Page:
Q . Indian agriculture widely and mostly depends on the Monsoon. However in recent times the late arrival of Monsoon has hit agriculture in India. Examine the relation between cropping pattern and Monsoon in India and what measures need to be taken to reduce the impact of Monsoon variations on agriculture? (15 marks, 250 words, GS-3)
- First para could contain the relation between Monsoon and agriculture with stats.
- In next para, we could highlight the reasons for late Monsoon arrival and its possible impact.
- What measures have been taken to counter this impact can be in the next para.
- Future of agriculture if this trend continues and how to reduce the impact further could be the concluding para.
Indian agriculture is fully dependent on Monsoon. Around 51% of India’s net sown area is rainfed which produces more than 40% of the food grains. Hence Monsoon plays key role in the crop yield and food availability.
However with climate change, India has witnessed late arrival of Monsoon which is impacting the agriculture as sowing is being delayed affecting the overall crop cycle. The farmers sow seeds after the first rain as it reduces the cost of irrigation for ploughing and sowing. The delay in Monsoon results into spike in the power demand as more pumps are being incorporated to irrigate the land.
The land under irrigation is only 49% which increases the dependency on the Monsoon. So with the late arrival the Kharif crops are delayed resulting into delay in Rabi sowing. Also, the frequency of rainfall has changed which has led to deficiency in the food grains or premature food grains.
This has also impacted the overall production with major Kharif crops’ yield going down between 3-57% which includes paddy, maize, soyabean, tur and cotton. It is because the watering period is missed which resulted into immature food grain development. Recent Monsoon trend has hit hardly the Northern and Central India and the Deccan region which are ill-irrigated.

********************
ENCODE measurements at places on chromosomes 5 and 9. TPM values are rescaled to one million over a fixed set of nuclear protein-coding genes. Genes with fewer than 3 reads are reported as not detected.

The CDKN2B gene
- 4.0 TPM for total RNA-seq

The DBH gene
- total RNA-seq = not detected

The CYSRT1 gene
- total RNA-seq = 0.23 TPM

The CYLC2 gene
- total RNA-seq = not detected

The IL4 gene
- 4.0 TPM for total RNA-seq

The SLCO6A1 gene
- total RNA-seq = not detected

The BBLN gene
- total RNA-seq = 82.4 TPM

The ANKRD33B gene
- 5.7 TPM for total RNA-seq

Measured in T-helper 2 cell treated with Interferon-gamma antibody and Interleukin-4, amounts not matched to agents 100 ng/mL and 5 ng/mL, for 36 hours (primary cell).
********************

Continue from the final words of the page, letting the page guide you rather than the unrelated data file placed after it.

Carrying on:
The reasons for the delayed Monsoon include El-Nino, Western Disturbances and rise in temperature in the Arabian Peninsula. These are nothing but the results of the changing climate which has affected the wind direction of the South-West Monsoon.
The Indian government has taken certain measures to reduce the dependence on the Monsoon. Scheme like Pradhan Mantri Krishi Sinchayi Yojana (PMKSY) is focusing on both macro and micro irrigation facilities and aims for ‘more crop-per drop’. The government has implemented PM-KUSUM initiative for providing solar-powered pumps to reduce demand for power-driven pumps.
The government has also started to provide financial support to the land holding farmers under Pradhan Mantri Kisan Samman Nidhi (PM-KISAN). It is assisted by some of the states like Odisha, Andhra Pradesh and Madhya Pradesh that have provided additional benefits.
But such initiatives are not going to increase the productivity. Switching to some mode of agricultural practices is needed whereby dependence on Monsoon is reduced in addition to reducing the impact of climate change. Multiple cropping system or inter-cropping system could proof to be fruitful where a main crop can be supported with other short duration crops or weather resistant crops to reduce any chance of financial distress.
Also upgrading the Monsoon predictions to help the farmers decide on the sowing time and types of crops could also help in the increasing the crop yield and also reducing the chances of crop failure. In addition occupying the conventional agricultural practices, Zero Budget Natural Farming or Conservation Agriculture could also help in increasing the crop yield and reducing the dependency on agriculture.